will not be drawn into making an “emotional” decision about his future as T20I captain and will only consider his options once the dust has settled on a disappointing World Cup campaign. This is the second tournament under his watch in which South Africa have failed to qualify for the knockouts and the last under coach Mark Boucher, who has resigned to join Mumbai Indians
, and change may be afoot with South Africa set to split
the red and white-ball coaching roles in future.
“It’s been a tricky time,” an emotional Bavuma said after the shock defeat to Netherlands
. “To be considering that now, a lot of it will be emotional, in terms of my role as captain within the team. It’s something I will think about. I will speak to the relevant people. We have to see who comes in as a coach. Generally when you have changes like that, they might come in with a different style. They might find a different leader to execute whatever vision or style of play that they have. It will be emotional now if I think about all of that.”
Bavuma’s leadership – as someone who took over during a captaincy vacuum and then held the team together after a board directive to take knee at last year’s tournament led to Quinton de Kock sitting out a crucial game – has long been lauded as exemplary but his ability as a T20 player, less so. Bavuma has 635 T20I runs to his name, at an average of 22.67 and a strike rate of 116.08. Going into this tournament, he had scored 11 runs in four white-ball innings – including two ducks – following a three-month layoff with an elbow injury. In his absence, Reeza Hendricks
had reeled off four consecutive fifties
on South Africa’s tour of the UK but sat out once Bavuma returned amid a chorus of questions over his form. He managed only 14 runs in three innings this tournament before a 19-ball 36 against Pakistan
, a match South Africa lost, and then 20 off 20 today.
Throughout, Bavuma was acutely aware of the noise around him and admitted it affected him. “Mentally, it does eat at you as a player,” Bavuma said. “You try to manage your mental space as much as you can. You try to control what gets to you but with social media, whatever is being said out there always gets to you,” he said. “I always try to keep a level head, through all the good and the bad times. I try to be as close to myself as possible. Not just for myself but for this group. We are going to take a lot of flack as a group and rightly so.”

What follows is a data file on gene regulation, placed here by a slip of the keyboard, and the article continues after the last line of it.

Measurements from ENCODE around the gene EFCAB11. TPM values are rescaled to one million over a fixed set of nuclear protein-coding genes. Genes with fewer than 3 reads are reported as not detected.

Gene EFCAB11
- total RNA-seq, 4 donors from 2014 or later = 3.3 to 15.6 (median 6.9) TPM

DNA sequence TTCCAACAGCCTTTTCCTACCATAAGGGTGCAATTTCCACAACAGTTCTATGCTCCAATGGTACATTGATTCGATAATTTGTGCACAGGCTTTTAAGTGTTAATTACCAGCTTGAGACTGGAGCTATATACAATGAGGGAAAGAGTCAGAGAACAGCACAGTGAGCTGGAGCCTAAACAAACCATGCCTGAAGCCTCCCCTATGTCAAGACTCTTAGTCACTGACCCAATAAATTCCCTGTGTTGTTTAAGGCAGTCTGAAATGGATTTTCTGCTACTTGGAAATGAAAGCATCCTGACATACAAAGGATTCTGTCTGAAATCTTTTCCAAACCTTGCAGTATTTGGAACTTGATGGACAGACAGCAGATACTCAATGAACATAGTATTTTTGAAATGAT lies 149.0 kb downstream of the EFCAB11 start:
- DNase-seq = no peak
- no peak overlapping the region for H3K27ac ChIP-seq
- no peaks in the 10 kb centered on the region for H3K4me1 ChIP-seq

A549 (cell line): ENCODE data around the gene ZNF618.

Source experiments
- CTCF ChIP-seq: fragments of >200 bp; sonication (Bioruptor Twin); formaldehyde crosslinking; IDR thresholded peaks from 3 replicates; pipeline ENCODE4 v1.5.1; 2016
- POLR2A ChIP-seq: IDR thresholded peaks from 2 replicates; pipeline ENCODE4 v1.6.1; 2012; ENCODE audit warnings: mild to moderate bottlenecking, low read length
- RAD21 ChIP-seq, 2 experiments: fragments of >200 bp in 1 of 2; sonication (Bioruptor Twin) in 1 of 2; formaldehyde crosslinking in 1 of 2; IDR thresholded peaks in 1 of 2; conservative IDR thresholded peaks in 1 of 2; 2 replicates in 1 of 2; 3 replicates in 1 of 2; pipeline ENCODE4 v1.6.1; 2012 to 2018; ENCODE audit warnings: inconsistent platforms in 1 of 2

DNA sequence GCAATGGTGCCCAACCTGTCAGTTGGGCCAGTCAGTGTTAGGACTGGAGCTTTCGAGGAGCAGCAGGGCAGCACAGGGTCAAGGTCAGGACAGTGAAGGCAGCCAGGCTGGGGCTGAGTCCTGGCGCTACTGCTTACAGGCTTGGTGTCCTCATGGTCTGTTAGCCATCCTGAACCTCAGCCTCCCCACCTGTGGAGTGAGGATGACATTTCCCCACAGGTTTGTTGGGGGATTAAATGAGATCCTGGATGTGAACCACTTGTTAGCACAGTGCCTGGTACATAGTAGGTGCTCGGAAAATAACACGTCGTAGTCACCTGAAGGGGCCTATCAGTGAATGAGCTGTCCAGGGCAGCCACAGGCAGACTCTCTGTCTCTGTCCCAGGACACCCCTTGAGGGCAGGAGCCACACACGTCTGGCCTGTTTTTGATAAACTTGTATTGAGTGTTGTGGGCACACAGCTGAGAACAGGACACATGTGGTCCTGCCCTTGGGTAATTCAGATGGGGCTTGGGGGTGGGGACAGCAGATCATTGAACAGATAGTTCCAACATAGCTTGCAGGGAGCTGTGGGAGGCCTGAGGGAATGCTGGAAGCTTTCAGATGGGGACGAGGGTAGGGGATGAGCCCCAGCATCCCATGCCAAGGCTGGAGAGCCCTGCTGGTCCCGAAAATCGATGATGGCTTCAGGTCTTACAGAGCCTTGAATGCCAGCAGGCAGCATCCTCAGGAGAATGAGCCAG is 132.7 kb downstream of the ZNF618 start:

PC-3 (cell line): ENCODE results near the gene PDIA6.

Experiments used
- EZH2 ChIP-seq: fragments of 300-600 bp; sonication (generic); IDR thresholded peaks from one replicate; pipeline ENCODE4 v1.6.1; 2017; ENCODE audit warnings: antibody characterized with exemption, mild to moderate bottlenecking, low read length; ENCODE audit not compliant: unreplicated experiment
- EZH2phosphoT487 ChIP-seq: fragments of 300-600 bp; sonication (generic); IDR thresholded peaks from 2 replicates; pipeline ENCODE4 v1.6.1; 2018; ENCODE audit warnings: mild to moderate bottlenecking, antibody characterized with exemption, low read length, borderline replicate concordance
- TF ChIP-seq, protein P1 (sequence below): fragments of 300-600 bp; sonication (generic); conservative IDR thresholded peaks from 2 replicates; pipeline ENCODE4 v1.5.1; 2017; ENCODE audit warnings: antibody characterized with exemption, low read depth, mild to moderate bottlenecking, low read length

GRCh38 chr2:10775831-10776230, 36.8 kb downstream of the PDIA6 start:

Bavuma expects criticism over his decision to bowl first on a surface where chasing always appeared tricky but believed his attack had enough firepower to justify that decision. “When you make a decision like that, you expect us to put them under pressure with the ball. We didn’t do that,” he said.
“Mentally, it does eat at you as a player. You try to manage your mental space as much as you can. You try to control what gets to you but with social media, whatever is being said out there always gets to you.”
Temba Bavuma on the criticism around his form
He also expects criticism over the way South Africa approached the chase, with a distinct lack of energy, and he accepts something was amiss. “We still had the responsibility with the bat and we just couldn’t get any type of momentum or flow to our innings. We couldn’t adapt to the slow nature of the wicket.” Bavuma said. “You can pick at a lot of things. It’s disappointing for all of us.”
And even though he expects South Africa to continue to be labelled chokers, Bavuma maintains that South Africa did not take their position as group leaders at one stage, having already gone through all their so-called tough games, for granted. “I wouldn’t say I felt a different type of pressure [playing Netherlands compared to the other games]. We knew we had to win the game and we didn’t win the game. We played against India and we knew we had to win that game and we won that game. What was different then, I don’t know.”
He also doesn’t know what next for the South African T20 side and doesn’t have to think about it for several months. South Africa’s next assignment is a three-Test series against Australia, where Malibongwe Maketa
has been named interim coach and Bavuma will slip back into the vice-captaincy role. Their next white-ball games are World Cup Super League ODIs in late January against England, which are virtual must-wins if they hope to secure direct entry into next year’s fifty-over World Cup. If they don’t, they will go through a qualifying tournament in June. It’s all pressure from here on and Bavuma knows that. “I am going to have to try and find a way to bounce back. We are going to have to find a way to bounce back, and try to get back to the good old days,” he said.
Whether he will be the one to lead them there, may not be up to him at all but, “whatever happens, I think I carried myself with dignity,” he said. “Through all the good and bad times and, if I were to leave, I would leave with my pride intact.”